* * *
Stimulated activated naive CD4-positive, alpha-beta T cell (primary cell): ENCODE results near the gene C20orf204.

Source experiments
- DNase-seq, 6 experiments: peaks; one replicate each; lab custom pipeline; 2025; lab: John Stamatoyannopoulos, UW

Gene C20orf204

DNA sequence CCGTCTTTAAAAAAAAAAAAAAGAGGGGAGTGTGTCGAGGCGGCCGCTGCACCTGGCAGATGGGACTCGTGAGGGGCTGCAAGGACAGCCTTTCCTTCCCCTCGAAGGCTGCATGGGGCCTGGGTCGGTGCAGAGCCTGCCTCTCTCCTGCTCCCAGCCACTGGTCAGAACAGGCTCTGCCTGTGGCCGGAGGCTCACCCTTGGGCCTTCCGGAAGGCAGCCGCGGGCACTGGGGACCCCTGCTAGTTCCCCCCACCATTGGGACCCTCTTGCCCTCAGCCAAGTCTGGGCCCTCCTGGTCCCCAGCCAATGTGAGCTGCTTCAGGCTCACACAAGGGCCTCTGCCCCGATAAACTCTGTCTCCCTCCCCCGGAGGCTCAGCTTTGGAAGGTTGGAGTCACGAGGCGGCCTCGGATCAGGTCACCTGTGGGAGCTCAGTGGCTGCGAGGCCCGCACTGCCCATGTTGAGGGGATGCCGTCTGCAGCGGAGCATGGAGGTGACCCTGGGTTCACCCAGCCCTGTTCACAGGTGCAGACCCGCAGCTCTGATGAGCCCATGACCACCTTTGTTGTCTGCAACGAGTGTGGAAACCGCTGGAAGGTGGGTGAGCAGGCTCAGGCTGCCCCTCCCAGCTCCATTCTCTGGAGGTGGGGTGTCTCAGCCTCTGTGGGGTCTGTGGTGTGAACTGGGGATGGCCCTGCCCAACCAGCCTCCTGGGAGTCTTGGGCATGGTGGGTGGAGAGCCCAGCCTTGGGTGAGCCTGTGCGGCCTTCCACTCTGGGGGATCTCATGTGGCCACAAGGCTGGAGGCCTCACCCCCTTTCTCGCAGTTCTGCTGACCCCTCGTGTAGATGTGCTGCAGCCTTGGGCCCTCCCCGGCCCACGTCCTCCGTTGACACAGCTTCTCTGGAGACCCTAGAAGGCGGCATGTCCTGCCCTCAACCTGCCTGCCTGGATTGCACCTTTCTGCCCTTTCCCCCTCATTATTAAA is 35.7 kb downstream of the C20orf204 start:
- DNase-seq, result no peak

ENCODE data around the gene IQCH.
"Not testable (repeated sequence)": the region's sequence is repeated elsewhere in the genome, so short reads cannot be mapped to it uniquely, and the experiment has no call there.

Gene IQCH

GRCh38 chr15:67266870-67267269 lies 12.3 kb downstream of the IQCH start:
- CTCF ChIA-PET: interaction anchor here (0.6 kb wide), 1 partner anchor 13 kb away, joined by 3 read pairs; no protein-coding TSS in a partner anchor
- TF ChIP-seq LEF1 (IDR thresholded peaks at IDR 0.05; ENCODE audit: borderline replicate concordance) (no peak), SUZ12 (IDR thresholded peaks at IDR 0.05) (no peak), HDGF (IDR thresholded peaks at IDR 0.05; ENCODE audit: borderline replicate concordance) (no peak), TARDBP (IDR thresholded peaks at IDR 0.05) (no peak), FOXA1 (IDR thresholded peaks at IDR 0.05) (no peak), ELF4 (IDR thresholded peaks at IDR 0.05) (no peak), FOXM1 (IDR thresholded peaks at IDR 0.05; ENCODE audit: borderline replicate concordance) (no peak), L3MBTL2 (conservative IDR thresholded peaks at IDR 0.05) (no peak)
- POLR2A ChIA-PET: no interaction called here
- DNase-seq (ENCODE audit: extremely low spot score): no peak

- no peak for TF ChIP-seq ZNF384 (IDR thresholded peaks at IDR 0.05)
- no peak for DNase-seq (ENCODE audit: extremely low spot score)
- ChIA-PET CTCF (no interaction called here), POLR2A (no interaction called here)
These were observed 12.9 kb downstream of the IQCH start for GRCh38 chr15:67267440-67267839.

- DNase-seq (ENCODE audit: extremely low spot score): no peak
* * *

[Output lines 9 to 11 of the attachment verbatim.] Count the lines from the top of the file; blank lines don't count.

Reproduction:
Gene IQCH

GRCh38 chr15:67266870-67267269 lies 12.3 kb downstream of the IQCH start:
- CTCF ChIA-PET: interaction anchor here (0.6 kb wide), 1 partner anchor 13 kb away, joined by 3 read pairs; no protein-coding TSS in a partner anchor